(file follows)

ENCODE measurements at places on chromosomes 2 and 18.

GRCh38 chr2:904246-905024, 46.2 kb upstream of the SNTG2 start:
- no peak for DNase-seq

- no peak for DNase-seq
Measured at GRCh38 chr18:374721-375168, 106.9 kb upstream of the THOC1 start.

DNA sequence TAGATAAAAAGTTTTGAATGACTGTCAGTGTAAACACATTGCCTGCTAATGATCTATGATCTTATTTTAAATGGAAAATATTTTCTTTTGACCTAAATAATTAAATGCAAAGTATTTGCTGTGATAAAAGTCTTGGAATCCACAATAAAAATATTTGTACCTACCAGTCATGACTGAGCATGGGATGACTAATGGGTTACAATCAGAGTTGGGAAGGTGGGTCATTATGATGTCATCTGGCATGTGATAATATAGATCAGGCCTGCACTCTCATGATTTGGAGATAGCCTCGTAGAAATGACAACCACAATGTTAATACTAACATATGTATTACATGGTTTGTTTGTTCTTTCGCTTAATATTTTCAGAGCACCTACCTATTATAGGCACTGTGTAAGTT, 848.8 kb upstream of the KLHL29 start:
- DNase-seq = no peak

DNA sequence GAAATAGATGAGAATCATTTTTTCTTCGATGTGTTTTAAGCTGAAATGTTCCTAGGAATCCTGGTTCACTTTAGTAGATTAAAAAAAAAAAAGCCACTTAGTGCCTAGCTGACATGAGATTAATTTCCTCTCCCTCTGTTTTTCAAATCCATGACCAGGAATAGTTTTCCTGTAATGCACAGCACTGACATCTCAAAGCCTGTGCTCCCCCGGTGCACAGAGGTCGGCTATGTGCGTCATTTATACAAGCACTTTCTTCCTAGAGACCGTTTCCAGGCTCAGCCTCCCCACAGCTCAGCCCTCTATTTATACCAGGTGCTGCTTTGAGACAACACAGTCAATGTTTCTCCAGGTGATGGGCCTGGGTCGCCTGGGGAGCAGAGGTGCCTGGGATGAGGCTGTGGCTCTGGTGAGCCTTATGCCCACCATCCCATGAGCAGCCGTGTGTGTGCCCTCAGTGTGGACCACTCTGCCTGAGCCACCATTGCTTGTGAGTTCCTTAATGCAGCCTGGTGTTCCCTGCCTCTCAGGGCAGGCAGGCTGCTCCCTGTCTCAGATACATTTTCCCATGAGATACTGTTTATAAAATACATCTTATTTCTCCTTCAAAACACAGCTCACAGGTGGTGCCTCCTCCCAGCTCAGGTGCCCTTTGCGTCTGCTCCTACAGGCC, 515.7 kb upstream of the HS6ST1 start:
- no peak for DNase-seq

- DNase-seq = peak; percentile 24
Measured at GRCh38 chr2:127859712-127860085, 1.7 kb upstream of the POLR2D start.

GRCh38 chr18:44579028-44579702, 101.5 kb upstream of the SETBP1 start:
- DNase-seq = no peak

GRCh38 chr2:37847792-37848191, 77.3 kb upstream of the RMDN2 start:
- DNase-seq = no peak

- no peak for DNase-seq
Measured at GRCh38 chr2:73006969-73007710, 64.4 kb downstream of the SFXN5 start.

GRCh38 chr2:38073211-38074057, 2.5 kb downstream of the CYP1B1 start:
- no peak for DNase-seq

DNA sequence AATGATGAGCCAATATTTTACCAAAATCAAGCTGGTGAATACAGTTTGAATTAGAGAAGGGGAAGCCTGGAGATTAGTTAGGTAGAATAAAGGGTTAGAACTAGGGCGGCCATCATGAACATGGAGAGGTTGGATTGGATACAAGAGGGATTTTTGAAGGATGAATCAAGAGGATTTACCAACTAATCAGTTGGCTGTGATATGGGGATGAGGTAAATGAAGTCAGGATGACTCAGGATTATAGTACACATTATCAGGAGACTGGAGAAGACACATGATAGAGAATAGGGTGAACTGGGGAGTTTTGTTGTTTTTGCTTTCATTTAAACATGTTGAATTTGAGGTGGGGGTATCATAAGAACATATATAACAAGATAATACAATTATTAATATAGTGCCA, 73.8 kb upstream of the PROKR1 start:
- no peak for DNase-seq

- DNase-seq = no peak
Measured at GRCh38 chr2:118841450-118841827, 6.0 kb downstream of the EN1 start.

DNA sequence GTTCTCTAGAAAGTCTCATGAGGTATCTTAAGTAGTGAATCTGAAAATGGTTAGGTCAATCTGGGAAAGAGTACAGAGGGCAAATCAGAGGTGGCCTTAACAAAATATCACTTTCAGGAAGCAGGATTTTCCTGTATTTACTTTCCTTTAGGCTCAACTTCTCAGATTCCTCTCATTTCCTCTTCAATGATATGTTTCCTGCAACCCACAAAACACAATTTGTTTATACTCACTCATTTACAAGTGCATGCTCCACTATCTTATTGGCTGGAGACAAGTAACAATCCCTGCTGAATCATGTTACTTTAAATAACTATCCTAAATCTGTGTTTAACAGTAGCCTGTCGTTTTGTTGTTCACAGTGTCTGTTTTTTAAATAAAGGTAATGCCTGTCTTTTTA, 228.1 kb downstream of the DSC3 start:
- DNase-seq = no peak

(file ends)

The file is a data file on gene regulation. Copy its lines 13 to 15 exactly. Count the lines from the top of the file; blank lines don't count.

- DNase-seq = no peak

GRCh38 chr2:37847792-37848191, 77.3 kb upstream of the RMDN2 start:
- DNase-seq = no peak